Countrywide Falls to Lowest Since 2013 as Housing Market Weakens

Countrywide Plc, the U.K.’s largest real estate broker, fell to the lowest since the company’s initial public offering in 2013 as the Brexit vote and an increase in sales tax damped demand for homes.

Earnings before interest, depreciation, taxes and amortization this year will be at the lower end of market expectations, the broker said in a statement on Thursday. The shares fell as much as 14 percent to 165.9 pence in London trading, the lowest since March 2013. They were trading at 168 pence at 8:25 a.m.

Home prices in the U.K. capital fell for a fifth month in August, the worst streak since 2009, amid concern that the referendum result will hurt the economy. Demand from landlords has fallen after the stamp duty tax for investors was increased by 3 percentage points this year. Real estate agents also fell on Wednesday after the U.K. government said it will ban brokers from charging fees to tenants.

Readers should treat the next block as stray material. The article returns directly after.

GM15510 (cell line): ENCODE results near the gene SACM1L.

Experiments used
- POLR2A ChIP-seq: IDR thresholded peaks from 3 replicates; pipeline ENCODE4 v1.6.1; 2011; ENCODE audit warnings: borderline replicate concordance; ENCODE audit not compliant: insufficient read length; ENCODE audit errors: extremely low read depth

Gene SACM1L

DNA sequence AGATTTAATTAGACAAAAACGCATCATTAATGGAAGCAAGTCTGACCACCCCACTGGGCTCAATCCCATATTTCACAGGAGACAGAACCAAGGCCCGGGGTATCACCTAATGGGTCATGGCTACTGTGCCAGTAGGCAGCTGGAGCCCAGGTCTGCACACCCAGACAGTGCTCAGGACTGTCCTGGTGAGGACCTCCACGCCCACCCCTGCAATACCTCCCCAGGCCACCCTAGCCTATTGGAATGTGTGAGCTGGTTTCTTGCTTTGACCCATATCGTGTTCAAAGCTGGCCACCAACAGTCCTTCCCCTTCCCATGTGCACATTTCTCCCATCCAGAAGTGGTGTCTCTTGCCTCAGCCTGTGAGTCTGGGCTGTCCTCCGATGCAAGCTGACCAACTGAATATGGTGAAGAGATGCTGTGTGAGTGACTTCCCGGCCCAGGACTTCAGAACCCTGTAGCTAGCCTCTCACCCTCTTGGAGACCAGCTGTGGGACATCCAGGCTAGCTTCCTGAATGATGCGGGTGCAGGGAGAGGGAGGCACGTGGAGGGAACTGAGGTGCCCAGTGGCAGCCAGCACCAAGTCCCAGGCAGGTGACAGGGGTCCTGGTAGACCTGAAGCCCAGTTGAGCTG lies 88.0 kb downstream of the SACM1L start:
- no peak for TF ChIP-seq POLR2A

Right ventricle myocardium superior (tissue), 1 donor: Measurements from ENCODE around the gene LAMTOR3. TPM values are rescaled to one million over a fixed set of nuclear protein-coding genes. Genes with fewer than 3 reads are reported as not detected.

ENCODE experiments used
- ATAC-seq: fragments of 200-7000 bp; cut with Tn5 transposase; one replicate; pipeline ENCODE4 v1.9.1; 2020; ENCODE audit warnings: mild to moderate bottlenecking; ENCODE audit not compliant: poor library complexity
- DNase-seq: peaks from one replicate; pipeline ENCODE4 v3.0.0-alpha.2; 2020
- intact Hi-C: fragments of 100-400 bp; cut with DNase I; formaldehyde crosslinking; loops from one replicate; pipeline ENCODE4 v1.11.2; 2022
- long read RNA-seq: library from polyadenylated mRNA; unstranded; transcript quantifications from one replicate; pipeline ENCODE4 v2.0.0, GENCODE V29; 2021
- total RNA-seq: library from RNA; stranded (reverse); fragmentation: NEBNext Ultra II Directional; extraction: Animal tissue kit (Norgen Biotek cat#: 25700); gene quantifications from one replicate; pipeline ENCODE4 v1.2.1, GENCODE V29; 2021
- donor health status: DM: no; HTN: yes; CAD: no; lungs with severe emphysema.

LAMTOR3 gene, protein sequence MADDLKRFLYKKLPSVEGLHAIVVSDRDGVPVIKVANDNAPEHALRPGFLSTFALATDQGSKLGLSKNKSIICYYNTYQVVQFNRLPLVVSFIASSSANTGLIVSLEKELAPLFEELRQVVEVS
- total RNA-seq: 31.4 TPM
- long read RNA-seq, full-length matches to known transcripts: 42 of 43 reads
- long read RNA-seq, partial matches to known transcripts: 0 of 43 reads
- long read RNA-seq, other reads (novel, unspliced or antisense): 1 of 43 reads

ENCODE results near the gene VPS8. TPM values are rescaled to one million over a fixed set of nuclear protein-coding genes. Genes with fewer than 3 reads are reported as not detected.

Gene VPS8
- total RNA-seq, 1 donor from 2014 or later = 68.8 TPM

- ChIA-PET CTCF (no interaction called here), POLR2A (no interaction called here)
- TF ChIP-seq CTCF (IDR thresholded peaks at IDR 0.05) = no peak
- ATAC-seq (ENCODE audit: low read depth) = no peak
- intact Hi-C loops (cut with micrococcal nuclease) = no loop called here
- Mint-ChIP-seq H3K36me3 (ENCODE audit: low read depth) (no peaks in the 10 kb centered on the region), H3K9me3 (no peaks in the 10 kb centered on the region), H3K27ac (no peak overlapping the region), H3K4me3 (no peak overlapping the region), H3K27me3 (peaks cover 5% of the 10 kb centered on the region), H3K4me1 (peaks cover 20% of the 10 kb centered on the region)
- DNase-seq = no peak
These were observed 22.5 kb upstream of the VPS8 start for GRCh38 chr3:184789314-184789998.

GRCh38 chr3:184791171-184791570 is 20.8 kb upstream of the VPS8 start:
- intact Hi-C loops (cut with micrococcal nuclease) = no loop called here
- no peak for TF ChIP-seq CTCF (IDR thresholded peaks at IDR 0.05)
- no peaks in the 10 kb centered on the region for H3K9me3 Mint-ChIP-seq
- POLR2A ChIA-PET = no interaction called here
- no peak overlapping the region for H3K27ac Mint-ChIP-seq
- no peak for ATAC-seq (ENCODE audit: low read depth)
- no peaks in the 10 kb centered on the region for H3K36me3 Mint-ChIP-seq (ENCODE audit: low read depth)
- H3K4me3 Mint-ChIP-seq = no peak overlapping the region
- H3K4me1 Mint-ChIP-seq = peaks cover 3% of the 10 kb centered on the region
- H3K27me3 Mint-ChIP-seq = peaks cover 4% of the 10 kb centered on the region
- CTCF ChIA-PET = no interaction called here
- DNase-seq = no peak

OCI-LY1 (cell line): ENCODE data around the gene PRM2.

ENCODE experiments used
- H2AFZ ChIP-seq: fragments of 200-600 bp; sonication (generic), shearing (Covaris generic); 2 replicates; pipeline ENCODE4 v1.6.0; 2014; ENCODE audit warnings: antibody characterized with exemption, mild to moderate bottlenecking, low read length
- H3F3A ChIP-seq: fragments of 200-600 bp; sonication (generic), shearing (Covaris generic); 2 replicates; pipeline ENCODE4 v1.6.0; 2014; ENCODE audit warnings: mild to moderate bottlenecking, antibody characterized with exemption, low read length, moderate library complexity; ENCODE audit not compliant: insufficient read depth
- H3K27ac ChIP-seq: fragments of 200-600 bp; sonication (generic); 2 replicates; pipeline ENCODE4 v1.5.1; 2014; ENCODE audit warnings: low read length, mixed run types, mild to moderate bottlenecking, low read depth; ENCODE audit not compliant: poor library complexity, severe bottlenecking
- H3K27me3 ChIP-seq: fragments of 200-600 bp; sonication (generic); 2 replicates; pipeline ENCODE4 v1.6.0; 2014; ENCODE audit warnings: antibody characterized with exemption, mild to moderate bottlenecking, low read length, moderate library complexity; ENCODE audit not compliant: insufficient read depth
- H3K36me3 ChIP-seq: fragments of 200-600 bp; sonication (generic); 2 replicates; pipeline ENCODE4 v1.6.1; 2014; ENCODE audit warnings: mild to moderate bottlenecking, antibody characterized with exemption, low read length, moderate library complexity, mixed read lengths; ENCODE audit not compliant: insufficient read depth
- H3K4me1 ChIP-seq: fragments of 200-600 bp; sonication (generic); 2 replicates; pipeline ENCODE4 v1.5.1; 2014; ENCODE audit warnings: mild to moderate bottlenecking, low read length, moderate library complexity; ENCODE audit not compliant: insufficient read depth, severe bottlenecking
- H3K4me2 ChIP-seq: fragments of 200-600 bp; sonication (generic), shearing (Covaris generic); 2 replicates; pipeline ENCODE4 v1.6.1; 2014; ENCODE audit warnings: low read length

“We now expect transaction volumes for 2016 to be 6 percent down on 2015 and while too early to say definitively, it is likely that the level of market transactions in 2017 will be lower,” the London-based firm said in the statement.

The pipeline of sales in London at the end of the third quarter was 26 percent lower than a year earlier, Countrywide said. Landlord demand has fallen 60 percent in the U.K. capital year-on-year, according to data compiled by broker Haart.

Sales volumes have also fallen because of a “continued gulf between buyers and sellers pricing expectations following the stamp duty changes of December 2014 and April 2016,” Jefferies Group LLC analysts Anthony Codling and Sam Cullen wrote in a note to clients. “We expect EBITDA to fall 25 percent in 2016” at Countrywide.